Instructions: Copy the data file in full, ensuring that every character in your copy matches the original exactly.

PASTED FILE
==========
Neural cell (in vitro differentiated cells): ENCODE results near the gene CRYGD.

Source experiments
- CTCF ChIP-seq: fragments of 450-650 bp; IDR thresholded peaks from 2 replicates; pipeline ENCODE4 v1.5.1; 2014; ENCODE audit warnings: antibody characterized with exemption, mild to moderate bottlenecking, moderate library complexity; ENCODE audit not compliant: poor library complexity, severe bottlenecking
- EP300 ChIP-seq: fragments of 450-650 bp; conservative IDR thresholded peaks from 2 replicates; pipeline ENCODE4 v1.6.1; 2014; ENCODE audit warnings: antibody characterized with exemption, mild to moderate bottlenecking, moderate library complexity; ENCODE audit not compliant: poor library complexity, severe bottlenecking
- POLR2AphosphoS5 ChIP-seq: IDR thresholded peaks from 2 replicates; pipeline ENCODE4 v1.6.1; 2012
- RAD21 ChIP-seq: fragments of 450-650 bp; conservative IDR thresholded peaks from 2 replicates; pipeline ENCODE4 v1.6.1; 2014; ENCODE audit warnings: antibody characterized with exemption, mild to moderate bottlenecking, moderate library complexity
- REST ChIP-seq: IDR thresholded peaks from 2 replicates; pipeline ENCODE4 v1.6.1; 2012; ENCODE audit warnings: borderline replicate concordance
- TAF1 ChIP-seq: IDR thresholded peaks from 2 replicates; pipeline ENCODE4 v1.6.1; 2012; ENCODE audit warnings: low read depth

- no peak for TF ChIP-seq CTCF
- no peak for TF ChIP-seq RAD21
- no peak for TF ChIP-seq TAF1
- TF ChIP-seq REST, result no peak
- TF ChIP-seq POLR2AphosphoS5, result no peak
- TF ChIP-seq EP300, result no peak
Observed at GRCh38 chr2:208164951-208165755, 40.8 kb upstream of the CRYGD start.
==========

Neural cell (in vitro differentiated cells): ENCODE results near the gene CRYGD.

Source experiments
- CTCF ChIP-seq: fragments of 450-650 bp; IDR thresholded peaks from 2 replicates; pipeline ENCODE4 v1.5.1; 2014; ENCODE audit warnings: antibody characterized with exemption, mild to moderate bottlenecking, moderate library complexity; ENCODE audit not compliant: poor library complexity, severe bottlenecking
- EP300 ChIP-seq: fragments of 450-650 bp; conservative IDR thresholded peaks from 2 replicates; pipeline ENCODE4 v1.6.1; 2014; ENCODE audit warnings: antibody characterized with exemption, mild to moderate bottlenecking, moderate library complexity; ENCODE audit not compliant: poor library complexity, severe bottlenecking
- POLR2AphosphoS5 ChIP-seq: IDR thresholded peaks from 2 replicates; pipeline ENCODE4 v1.6.1; 2012
- RAD21 ChIP-seq: fragments of 450-650 bp; conservative IDR thresholded peaks from 2 replicates; pipeline ENCODE4 v1.6.1; 2014; ENCODE audit warnings: antibody characterized with exemption, mild to moderate bottlenecking, moderate library complexity
- REST ChIP-seq: IDR thresholded peaks from 2 replicates; pipeline ENCODE4 v1.6.1; 2012; ENCODE audit warnings: borderline replicate concordance
- TAF1 ChIP-seq: IDR thresholded peaks from 2 replicates; pipeline ENCODE4 v1.6.1; 2012; ENCODE audit warnings: low read depth

- no peak for TF ChIP-seq CTCF
- no peak for TF ChIP-seq RAD21
- no peak for TF ChIP-seq TAF1
- TF ChIP-seq REST, result no peak
- TF ChIP-seq POLR2AphosphoS5, result no peak
- TF ChIP-seq EP300, result no peak
Observed at GRCh38 chr2:208164951-208165755, 40.8 kb upstream of the CRYGD start.